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Wetland Changes Affect South Florida Freezes
Orange and other citrus crops are being squeezed by stronger freezes in South Florida, due to changes in wetlands.

This image mosaic of South Florida was acquired by the Landsat-5 satellite during the late-1980's. Image to right: Landsat Satellite Looks at Florida -- This image mosaic of South Florida was acquired by the Landsat-5 satellite during the late-1980's. The large blue circular area left of the center is Lake Okeechobee. The dark colored area just to the south of the lake is an agricultural area. To the southeast and east are water conservation areas. The Everglades wetlands are to the south. Click on image to enlarge. Credit: EarthSatellite Corporation/NASA/USGS

Scientists using satellite data, records of land-cover changes, computer models, and weather records found a link between the loss of wetlands and more severe freezes in some agricultural areas of south Florida. In other areas of the state, land use changes resulted in slightly warmer conditions.

NASA and U.S. Geological Survey (USGS) funded scientists in several agencies used Landsat satellite data to look at changes to wetlands in south Florida, particularly south and west of Lake Okeechobee. They studied three freeze events and reproduced those conditions in a computer climate model, using weather and land-cover change records. The freezes they studied took place on December 26, 1983, December 25, 1989, and January 19, 1997.

The number of citrus trees by county, and key areas of winter vegetable cultivation during 2000. Image to left: Citrus Crops in Florida -- The number of citrus trees by county, and key areas of winter vegetable cultivation during 2000. Click on image to enlarge. Credit: FDACS (2002)/Colorado State Univ.

Curtis H. Marshall and Roger A. Pielke Sr. of Colorado State University (CSU), Fort Collins, Colo. and Louis T. Steyaert of the USGS and NASA's Goddard Space Flight Center, Greenbelt, Md. authored the study.

They found a strong connection between areas that were changed from wetlands to agriculture during the 20th century, and those that experienced colder minimum and subfreezing temperatures over a longer time, in the current land-use scenario. Water typically doesn't cool as quickly as the land at night, which may explain why when wetlands are converted to croplands the area freezes more quickly and more severely.

The State's citrus belt is divided into five production areas. Image to right: Commercial Citrus Production Areas -- The State's citrus belt is divided into five production areas. Click on image to enlarge. Credit: USDA

"The conversion of the wetlands to agriculture itself could have resulted in or enhanced the severity of recent freezes in some of the agricultural lands of south Florida," said Curtis Marshall.

The study focused on "radiation freeze events" which occur at night, frequently under calm wind conditions and when there is little or no cloud cover. At night, much of the warmth absorbed by the land during the day escapes into the atmosphere, cooling the ground.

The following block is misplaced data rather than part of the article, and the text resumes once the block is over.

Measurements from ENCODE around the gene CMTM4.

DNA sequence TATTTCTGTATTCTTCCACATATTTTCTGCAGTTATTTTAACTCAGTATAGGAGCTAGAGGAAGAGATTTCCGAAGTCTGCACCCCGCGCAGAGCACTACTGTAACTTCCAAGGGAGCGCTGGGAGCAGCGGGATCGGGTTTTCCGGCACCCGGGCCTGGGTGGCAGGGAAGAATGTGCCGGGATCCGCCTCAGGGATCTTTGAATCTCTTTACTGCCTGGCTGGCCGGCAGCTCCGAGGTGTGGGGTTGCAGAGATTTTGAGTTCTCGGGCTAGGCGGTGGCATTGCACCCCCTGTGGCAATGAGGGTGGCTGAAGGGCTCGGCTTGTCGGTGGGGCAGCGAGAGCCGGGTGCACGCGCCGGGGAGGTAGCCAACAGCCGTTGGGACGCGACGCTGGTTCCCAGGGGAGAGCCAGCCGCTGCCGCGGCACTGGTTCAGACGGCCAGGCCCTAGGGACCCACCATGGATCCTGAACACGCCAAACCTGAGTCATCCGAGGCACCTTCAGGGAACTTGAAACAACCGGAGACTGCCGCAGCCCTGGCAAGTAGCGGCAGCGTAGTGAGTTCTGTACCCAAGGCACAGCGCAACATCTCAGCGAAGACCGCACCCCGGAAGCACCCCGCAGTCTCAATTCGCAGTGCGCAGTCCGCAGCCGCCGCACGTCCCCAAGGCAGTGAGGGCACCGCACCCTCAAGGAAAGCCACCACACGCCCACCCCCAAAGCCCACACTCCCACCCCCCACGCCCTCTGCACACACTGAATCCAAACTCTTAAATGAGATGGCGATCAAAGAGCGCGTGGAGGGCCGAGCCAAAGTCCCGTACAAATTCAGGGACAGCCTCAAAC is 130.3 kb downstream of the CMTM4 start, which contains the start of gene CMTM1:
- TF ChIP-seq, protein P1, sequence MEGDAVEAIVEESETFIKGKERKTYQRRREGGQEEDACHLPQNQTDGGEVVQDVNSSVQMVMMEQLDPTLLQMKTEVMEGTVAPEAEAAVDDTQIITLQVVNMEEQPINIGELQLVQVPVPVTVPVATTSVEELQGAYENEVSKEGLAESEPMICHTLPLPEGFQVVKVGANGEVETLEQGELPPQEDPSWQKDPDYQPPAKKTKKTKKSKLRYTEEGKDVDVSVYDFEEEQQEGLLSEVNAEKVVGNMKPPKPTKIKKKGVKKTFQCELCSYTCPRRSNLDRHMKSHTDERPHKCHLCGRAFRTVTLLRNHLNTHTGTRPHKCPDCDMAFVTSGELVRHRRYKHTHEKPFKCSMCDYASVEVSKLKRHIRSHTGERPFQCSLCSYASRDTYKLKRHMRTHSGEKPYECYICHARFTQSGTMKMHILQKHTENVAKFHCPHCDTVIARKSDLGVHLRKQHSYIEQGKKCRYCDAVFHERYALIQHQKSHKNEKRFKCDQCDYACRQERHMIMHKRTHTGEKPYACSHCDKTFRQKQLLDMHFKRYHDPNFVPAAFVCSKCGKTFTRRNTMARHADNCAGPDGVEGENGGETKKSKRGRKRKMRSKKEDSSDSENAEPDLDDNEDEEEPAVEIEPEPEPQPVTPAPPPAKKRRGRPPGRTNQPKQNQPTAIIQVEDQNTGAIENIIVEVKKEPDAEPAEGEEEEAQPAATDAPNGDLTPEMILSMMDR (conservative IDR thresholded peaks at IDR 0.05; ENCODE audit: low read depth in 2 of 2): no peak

This study of wetland changes is important to Florida and the rest of the U.S. Particularly Florida because it ranked first among states in 2002 for cash receipts of citrus crops. The state was either first or second for several fresh fruit and vegetable crops, including avocados, bell peppers, strawberries, sweet corn, tomatoes, watermelon.

Image showing the different cuts made to evaluate fruit for freeze damage. Image to left: Evaluating Freeze Damage -- To evaluate fruit for freeze damage several cuts are made. The first cut removes the cap or rind at the stem end. The second cut is made 1/4" down from the beginning of the pulp. The third cut is 1/4" inch further down. The fourth and final cut is made through the center. This orange has wavy and open segments indicating burst juice cells. The effects of drying are seen at each cut. Click on image to enlarge. Credit: USDA

Over the last 150 years, the citrus industry has been planting and moving further southward, changing more wetlands into agricultural lands. Ironically, as the industry moves further south to avoid freezes, the land changes create the conditions the industry is trying to avoid.

The scientists analyzed land-cover changes over the past 100 years in Florida based on information from the USGS, which reconstructed what the vegetation looked like before 1900. They also used early 1990s Landsat-5 satellite images or land-cover. They input land-cover and weather record data into a computer model and re-created the conditions for the three freezes.

Image of farmer checking for crop damage. Image to right: Checking for Freeze Damage -- Weather conditions may affect the fruit droppage rates. Of all the varieties, the honey tangerines have had the highest droppage rates. Click image to enlarge. Credit: USDA

In all three cases, the most densely cultivated areas were colder and also experienced subfreezing conditions for a longer period of time. Those areas include south and southwest of Lake Okeechobee and other key agricultural areas in the Kissimmee River valley.

They concluded that the conversion of wetlands may be enough to make the freeze events stronger in south Florida. Meanwhile, the researchers also found that an open-pit mine surrounded by urban areas east of Tampa exhibited warming. Warmer areas were also seen over coastal areas of west-central and east-central Florida.

Rob Gutro
NASA Goddard Space Flight Center